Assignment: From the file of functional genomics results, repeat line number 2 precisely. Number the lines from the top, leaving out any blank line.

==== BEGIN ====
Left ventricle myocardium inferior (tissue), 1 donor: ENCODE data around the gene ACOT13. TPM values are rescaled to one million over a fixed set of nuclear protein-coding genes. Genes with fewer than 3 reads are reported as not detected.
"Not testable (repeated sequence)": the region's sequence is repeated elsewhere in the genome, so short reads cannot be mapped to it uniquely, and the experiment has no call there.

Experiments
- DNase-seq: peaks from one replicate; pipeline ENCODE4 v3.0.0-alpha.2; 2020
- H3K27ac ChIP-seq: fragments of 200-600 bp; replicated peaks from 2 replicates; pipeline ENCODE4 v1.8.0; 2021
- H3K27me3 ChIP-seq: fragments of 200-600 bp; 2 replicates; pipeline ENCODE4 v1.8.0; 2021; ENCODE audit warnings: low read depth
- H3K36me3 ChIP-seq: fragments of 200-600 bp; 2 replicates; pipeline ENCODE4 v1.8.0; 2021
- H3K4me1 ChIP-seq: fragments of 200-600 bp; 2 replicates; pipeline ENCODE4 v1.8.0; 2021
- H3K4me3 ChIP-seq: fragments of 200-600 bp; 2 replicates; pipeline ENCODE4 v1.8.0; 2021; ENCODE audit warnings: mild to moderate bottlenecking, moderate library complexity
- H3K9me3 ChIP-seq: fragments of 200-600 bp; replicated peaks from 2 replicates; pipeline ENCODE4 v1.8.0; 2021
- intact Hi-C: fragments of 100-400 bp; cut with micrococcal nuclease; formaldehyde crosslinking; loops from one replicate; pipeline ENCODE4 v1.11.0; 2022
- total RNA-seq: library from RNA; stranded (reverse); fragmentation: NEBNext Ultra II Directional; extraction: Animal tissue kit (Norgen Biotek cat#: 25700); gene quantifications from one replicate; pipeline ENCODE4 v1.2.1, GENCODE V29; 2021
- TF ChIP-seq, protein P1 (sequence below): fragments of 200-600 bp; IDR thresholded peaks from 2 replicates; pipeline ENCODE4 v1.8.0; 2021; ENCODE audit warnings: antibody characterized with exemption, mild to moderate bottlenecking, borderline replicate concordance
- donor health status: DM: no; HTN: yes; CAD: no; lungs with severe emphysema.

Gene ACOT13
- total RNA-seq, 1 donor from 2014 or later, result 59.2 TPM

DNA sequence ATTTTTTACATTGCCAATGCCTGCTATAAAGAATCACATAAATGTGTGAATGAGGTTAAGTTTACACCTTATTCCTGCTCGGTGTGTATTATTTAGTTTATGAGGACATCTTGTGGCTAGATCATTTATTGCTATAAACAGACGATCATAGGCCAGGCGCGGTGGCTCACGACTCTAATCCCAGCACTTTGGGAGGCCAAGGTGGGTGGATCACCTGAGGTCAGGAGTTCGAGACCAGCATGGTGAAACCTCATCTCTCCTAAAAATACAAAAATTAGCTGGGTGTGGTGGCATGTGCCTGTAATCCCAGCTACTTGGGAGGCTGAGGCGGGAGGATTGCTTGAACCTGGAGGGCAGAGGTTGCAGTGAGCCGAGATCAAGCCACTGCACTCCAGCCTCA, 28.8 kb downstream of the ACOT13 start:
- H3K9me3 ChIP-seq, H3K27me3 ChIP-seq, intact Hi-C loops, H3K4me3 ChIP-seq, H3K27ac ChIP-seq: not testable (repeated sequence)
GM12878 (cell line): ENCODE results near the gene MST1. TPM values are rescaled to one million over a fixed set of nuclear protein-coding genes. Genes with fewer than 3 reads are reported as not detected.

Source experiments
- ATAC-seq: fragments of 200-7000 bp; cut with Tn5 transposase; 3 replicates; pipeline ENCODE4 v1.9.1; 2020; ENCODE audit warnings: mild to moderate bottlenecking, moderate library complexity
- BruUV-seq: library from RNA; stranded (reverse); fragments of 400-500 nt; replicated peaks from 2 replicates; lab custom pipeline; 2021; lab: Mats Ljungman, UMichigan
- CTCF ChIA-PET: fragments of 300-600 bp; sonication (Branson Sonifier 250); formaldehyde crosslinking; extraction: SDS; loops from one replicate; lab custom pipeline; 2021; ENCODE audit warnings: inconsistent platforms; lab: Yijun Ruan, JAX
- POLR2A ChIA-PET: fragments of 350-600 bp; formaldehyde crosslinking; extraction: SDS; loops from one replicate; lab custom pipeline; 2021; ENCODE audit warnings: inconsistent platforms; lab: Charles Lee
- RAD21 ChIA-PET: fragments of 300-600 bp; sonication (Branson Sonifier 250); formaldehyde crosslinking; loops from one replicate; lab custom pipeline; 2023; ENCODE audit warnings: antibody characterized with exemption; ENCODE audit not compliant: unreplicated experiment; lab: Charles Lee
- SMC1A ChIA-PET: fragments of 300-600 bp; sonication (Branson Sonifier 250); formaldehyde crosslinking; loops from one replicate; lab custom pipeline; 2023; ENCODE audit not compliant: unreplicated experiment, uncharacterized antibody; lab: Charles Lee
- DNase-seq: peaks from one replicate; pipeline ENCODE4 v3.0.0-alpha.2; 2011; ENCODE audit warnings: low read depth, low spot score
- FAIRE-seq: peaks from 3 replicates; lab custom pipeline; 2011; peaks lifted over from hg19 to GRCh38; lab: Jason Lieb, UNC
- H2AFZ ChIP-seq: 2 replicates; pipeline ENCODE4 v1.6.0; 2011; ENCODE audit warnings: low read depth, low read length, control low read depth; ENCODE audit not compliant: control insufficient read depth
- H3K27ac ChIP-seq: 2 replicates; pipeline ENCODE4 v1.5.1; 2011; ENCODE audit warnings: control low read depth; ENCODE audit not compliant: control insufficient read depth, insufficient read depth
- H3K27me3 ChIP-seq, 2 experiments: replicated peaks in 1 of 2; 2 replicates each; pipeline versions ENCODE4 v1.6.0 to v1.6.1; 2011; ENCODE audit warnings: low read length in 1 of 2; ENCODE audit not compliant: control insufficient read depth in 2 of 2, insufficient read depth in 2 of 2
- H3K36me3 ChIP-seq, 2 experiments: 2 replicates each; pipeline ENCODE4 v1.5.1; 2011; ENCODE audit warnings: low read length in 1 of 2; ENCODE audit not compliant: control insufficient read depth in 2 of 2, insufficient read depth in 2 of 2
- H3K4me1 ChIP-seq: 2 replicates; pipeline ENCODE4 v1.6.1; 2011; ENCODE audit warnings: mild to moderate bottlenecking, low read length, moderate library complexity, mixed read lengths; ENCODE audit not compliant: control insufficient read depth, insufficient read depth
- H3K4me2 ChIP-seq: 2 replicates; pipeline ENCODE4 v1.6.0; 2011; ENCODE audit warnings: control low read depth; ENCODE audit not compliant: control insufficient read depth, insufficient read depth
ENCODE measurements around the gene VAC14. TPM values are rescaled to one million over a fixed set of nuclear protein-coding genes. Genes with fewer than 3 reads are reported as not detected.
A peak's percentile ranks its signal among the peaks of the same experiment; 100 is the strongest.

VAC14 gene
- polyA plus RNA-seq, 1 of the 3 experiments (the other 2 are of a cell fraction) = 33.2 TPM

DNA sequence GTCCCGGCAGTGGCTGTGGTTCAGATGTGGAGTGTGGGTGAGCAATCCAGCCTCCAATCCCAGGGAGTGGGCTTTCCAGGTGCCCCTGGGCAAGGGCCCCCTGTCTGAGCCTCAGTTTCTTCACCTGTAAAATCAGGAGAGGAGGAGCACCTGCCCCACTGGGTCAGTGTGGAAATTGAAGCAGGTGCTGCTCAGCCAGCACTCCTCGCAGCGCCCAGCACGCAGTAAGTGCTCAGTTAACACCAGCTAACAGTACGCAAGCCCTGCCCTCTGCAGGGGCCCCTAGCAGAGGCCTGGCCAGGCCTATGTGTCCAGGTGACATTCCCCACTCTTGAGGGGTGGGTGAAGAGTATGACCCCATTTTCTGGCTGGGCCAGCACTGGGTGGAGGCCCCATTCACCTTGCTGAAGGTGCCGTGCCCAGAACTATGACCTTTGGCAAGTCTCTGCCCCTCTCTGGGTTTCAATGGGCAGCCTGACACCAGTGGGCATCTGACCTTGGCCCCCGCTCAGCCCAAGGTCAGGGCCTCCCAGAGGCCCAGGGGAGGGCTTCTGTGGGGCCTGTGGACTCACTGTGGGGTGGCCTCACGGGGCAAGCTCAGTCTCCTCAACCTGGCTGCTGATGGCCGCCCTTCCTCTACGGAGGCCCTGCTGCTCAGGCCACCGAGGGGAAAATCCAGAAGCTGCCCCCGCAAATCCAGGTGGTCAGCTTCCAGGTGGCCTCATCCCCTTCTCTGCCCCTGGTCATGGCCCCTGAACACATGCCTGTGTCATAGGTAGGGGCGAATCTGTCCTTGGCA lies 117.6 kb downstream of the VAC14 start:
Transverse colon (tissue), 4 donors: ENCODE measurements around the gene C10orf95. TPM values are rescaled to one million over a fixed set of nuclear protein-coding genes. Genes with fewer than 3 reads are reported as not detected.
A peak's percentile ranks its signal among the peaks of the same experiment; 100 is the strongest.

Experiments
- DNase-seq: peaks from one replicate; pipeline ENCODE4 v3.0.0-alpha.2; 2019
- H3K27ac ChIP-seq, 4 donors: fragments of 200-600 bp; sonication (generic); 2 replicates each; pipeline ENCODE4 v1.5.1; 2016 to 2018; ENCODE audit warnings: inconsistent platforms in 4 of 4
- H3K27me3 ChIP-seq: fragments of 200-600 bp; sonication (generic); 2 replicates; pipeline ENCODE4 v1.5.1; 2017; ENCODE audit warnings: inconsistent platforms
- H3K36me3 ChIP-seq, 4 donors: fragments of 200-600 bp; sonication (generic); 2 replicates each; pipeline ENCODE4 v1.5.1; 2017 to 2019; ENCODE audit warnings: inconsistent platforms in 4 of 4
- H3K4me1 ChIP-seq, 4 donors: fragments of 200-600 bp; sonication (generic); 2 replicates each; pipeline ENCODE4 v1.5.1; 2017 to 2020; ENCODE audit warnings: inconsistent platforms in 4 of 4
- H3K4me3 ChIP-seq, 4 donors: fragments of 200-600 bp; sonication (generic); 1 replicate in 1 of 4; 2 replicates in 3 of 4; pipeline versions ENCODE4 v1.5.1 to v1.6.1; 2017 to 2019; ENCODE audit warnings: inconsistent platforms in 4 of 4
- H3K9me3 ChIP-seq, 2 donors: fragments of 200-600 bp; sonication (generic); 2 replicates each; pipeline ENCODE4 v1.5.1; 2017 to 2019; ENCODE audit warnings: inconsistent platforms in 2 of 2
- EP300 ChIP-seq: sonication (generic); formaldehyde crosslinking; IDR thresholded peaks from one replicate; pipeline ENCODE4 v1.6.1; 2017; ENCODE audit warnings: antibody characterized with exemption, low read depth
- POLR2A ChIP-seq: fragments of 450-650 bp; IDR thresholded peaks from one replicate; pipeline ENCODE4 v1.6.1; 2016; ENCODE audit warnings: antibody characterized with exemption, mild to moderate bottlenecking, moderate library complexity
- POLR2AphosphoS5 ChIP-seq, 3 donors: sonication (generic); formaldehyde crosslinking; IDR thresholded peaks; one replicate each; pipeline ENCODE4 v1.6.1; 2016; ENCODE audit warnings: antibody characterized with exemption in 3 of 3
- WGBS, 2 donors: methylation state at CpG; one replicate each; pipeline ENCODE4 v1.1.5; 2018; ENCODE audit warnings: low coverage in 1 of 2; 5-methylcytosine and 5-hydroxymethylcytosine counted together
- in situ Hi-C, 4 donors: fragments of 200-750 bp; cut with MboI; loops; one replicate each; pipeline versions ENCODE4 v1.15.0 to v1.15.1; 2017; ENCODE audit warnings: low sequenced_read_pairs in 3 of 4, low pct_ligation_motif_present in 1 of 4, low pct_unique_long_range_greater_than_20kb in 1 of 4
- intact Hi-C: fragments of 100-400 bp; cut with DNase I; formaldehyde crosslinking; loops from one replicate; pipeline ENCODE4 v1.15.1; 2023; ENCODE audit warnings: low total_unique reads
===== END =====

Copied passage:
"Not testable (repeated sequence)": the region's sequence is repeated elsewhere in the genome, so short reads cannot be mapped to it uniquely, and the experiment has no call there.